Report #3 from Abyssinia: 900 grams

*This is the third installment in a series of writings from the first East African Aikido Seminar and Cultural Exchange, in Addis Ababa, Ethiopia. You can find Report #2 Here.

St Paul Hospital Millennium Medical College is on a sun baked west facing hill footed by rusted corrugated iron and canvas shops, and a relentless roar of foot traffic, buses, cars, and small van transports. It’s a large, rectangular, multi-storied building that’s a beehive of patients and medical staff swarming in and out of the front entrance. The building is like a worn spinster sitting sedately in a seething mass of humanity. Today a bank of white clouds pause above the hospital, as if on the threshold of this world, deciding to come in invited, or not.

Lou Pollack is a new born intensive care physician who has volunteered here for the past three years and three years before at Black Lion hospital teaching the fundamentals and recent research in how to save a premature baby’s life. Before the Aikido seminar begins I ask him to show me his work at the hospital and he asked me if I would speak to the provost about the issues the teaching hospital are facing. On the third floor we walk through a maze of people sitting in chairs, asleep on the floor, lying on gurneys, running, or simply standing as in a daze. I glance into open rooms where up to six women are giving birth, recuperating from birth, or dying. Lou outfits me with a green staff gown and escorts me into a room with nine incubators, four overhead radiant warmers often with two babies to an incubator attached to tubes, wires, and monitors to keep them alive. Most of them weigh no more than 900 grams and their legs are no thicker than my finger.  An iron grip has suddenly tightened my throat, my breath rises and is caught around my heart, a protective layer encasing me, there’s an upwelling in my eyes. These small wonder plants seeking fertile ground and proper cultivation to grow past these machines that sustain their life. Some seem to be asleep others look deeply into my soul, unblinking even in the violence, blood, and tissue of birth, into some unknown beyond. This is a place of hope and sorrow.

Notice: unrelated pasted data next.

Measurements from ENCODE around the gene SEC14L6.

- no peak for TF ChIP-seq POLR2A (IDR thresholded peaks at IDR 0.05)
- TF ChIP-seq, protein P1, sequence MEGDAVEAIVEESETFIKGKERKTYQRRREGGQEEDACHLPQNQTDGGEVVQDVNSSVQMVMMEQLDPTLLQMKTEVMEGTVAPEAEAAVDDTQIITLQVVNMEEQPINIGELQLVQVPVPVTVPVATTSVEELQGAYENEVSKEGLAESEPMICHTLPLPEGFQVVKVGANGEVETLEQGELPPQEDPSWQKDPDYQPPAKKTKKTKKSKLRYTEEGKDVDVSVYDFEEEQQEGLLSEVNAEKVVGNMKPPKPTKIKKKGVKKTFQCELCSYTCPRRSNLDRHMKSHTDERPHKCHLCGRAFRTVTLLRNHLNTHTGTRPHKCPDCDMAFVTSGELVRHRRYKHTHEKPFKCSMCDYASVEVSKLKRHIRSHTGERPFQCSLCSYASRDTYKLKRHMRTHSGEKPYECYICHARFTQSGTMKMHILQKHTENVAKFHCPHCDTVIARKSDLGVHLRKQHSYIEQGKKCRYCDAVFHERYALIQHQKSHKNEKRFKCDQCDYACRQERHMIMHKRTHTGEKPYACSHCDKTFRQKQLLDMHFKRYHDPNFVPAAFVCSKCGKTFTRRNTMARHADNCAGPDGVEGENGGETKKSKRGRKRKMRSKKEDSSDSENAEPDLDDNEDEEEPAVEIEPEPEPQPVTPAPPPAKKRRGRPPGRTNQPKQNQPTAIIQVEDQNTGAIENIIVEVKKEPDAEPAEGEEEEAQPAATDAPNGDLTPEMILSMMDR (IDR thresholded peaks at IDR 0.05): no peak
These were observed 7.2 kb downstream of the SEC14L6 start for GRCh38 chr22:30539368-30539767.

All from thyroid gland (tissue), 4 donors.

“Sit here” Lou says, pointing to a large padded chair, “and see what you can. It could be useful to me to see what you see.” My first impression is that it’s a non-stop rondori(rondori is a Japanese term used in the Aikido that roughly translates “chaotic movement”. At the completion of every black belt test there is a multiple person attack that the candidate must handle in order to pass). The room is hot and crowded with physicians, residents, nurses, staff and the occasional mother performing their assigned tasks. Their scrubs and uniforms are sweat stained. Everyone is shoulder to shoulder crowding around the incubators. The next image that emerges are field hospitals in combat zones. That is, humans using their skills to save lives and minimize pain and suffering; a magnitude of the heroic in these circumstances as well with so few resources but with an abundance of will and commitment. And in both cases, it is pure transaction; feelings and emotions closeted away somewhere safe from the sorrow and hope residing here. Tears run down my cheeks. I hold my body still; is it from all that is not expressed in this room living through me; or is it years of my grief that has not been allowed to come to life; my 900 grams striving for legs to stand on and arms to reach towards love, and to be loved.

Lou takes me to the office of Dr. Wendmagegn Gezahegn, the Provost of the Medical College. From his desk piled with stacks of papers, folders and journals he pulls out a copy of The Leadership Dojo and he tells me of the dilemmas of the hospital and how these are leadership issues. He calls in a woman who heads their innovative and educational programs. We have a lively conversation about bringing a leadership program to the hospital. It is a surprise ending to the hospital visit and holds the promise of something that Tes and I have long spoken about: bringing SI embodied leadership programs to Ethiopia. Lou and I are jaw dropping surprised and happy and we high five each other. As I tell this to Tes when he picks me up I know that a condition of success for a program will be to double, or triple, that 900 grams for those wonder plants reaching for life.

continue to report #4 Here.